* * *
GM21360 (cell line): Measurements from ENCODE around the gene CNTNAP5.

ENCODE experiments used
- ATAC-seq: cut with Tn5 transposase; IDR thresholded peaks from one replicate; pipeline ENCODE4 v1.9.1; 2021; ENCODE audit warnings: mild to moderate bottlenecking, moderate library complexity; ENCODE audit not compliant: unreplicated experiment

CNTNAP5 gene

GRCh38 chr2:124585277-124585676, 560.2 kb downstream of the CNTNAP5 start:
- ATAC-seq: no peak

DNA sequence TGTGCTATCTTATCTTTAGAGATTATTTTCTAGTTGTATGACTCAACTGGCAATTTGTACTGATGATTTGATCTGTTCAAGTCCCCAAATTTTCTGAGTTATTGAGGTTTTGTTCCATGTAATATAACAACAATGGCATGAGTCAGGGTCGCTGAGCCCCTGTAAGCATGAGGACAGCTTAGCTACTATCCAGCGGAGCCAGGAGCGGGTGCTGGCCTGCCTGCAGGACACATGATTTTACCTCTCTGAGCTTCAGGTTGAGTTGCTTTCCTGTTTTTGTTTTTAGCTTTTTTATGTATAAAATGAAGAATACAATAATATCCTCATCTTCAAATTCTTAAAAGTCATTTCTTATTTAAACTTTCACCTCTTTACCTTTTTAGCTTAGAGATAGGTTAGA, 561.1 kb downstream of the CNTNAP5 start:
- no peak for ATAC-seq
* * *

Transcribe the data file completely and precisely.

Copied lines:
GM21360 (cell line): Measurements from ENCODE around the gene CNTNAP5.

ENCODE experiments used
- ATAC-seq: cut with Tn5 transposase; IDR thresholded peaks from one replicate; pipeline ENCODE4 v1.9.1; 2021; ENCODE audit warnings: mild to moderate bottlenecking, moderate library complexity; ENCODE audit not compliant: unreplicated experiment

CNTNAP5 gene

GRCh38 chr2:124585277-124585676, 560.2 kb downstream of the CNTNAP5 start:
- ATAC-seq: no peak

DNA sequence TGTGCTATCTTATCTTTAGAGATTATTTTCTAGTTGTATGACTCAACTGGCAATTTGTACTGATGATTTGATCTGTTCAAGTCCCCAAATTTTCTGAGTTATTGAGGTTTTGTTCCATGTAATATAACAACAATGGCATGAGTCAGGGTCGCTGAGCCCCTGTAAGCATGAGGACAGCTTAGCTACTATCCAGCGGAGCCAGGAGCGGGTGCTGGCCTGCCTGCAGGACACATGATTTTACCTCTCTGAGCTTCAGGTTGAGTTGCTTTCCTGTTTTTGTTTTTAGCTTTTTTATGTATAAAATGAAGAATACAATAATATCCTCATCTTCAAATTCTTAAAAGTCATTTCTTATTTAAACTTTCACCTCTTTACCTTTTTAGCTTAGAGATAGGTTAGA, 561.1 kb downstream of the CNTNAP5 start:
- no peak for ATAC-seq